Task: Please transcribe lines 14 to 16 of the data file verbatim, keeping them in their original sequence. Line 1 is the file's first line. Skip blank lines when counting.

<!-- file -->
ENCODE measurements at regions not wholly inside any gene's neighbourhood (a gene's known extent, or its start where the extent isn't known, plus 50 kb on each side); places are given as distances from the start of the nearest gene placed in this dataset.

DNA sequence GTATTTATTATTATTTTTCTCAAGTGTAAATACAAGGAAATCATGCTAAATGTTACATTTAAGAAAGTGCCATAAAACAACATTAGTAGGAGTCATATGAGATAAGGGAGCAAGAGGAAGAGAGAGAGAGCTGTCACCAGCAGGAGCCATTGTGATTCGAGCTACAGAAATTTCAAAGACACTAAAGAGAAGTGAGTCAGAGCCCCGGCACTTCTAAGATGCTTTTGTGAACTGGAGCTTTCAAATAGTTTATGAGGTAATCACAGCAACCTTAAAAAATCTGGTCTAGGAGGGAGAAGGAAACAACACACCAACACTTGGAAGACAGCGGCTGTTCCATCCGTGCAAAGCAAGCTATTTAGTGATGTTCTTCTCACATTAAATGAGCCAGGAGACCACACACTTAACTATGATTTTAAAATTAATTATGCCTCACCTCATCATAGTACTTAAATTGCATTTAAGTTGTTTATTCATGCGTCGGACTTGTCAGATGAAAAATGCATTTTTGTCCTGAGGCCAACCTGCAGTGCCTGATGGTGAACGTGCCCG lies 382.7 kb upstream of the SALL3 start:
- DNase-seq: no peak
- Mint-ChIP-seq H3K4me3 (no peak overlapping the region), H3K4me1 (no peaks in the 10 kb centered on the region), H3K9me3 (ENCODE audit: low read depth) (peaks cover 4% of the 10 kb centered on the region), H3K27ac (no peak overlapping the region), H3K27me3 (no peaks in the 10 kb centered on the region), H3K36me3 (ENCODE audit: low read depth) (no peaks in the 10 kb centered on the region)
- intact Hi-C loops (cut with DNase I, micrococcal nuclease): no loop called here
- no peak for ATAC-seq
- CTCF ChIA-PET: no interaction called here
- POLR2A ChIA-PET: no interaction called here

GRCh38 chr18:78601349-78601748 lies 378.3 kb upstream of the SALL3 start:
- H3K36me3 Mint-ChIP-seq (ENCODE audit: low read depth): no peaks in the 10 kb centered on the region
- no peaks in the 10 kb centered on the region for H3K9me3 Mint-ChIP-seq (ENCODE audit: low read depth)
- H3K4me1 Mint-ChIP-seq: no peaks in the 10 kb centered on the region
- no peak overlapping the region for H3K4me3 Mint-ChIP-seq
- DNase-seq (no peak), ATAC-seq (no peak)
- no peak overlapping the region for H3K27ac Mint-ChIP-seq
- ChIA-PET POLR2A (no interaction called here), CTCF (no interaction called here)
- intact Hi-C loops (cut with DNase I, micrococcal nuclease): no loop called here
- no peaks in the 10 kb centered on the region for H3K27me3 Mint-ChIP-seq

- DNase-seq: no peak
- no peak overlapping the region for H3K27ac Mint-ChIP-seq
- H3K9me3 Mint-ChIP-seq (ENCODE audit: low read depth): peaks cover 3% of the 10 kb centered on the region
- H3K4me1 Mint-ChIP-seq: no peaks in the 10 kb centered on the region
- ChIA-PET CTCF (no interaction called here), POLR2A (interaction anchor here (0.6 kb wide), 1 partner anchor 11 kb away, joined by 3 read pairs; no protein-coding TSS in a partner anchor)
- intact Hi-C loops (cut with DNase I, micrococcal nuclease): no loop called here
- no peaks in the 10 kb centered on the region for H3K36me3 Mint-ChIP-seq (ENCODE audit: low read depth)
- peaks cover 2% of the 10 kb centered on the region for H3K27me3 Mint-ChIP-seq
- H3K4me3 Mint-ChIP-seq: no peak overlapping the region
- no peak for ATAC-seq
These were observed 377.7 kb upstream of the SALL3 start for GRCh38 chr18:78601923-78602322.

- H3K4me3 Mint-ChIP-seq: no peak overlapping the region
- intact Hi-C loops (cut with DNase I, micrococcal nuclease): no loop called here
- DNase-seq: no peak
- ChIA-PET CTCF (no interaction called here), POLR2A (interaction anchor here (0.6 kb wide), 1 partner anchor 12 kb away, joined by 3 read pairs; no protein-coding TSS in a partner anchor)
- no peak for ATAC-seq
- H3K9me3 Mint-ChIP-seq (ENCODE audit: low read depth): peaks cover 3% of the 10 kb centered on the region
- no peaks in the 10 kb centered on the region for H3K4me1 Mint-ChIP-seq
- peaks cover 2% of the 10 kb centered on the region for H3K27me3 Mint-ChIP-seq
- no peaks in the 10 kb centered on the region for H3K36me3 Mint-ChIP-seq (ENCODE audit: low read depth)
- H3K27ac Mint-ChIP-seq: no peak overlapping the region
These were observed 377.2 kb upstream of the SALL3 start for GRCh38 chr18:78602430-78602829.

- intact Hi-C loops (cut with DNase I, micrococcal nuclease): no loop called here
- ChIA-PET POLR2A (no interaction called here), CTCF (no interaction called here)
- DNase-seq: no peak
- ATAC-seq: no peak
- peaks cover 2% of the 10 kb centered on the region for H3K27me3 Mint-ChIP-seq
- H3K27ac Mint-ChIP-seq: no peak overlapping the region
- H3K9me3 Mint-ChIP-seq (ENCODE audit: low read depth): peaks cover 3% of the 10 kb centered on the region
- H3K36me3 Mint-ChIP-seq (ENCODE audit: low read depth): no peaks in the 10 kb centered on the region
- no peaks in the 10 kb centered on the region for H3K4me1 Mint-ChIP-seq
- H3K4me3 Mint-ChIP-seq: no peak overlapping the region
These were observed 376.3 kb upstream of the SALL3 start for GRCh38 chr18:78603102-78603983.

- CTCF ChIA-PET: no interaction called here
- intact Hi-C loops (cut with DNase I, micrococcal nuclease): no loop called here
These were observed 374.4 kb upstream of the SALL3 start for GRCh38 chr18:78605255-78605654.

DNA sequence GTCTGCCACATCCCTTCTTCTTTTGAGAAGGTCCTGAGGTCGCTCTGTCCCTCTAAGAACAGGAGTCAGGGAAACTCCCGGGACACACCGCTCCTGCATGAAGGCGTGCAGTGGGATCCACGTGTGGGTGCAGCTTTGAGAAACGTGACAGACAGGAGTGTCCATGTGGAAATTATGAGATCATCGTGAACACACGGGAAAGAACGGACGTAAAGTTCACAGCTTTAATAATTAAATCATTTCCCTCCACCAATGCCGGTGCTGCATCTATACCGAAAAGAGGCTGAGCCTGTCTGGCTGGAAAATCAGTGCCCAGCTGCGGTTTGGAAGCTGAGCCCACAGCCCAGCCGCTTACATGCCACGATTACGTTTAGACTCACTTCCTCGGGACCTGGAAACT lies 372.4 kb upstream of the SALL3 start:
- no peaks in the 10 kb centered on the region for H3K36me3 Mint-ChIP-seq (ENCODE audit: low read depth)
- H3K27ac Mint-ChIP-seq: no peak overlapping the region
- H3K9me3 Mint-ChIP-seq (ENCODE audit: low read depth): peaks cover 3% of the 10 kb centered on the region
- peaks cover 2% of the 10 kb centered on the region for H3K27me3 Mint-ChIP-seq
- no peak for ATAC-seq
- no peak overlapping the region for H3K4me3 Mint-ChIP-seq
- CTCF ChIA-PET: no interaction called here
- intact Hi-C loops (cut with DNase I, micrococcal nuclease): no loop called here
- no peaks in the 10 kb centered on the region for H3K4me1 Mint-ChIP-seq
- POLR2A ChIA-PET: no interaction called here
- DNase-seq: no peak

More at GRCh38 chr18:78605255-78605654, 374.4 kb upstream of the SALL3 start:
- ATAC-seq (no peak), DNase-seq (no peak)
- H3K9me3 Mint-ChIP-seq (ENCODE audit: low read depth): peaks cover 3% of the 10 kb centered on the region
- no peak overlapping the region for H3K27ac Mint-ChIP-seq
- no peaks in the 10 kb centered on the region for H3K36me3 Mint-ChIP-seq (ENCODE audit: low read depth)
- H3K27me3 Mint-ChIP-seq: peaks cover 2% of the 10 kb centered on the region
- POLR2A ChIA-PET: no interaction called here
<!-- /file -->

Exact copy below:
- DNase-seq (no peak), ATAC-seq (no peak)
- no peak overlapping the region for H3K27ac Mint-ChIP-seq
- ChIA-PET POLR2A (no interaction called here), CTCF (no interaction called here)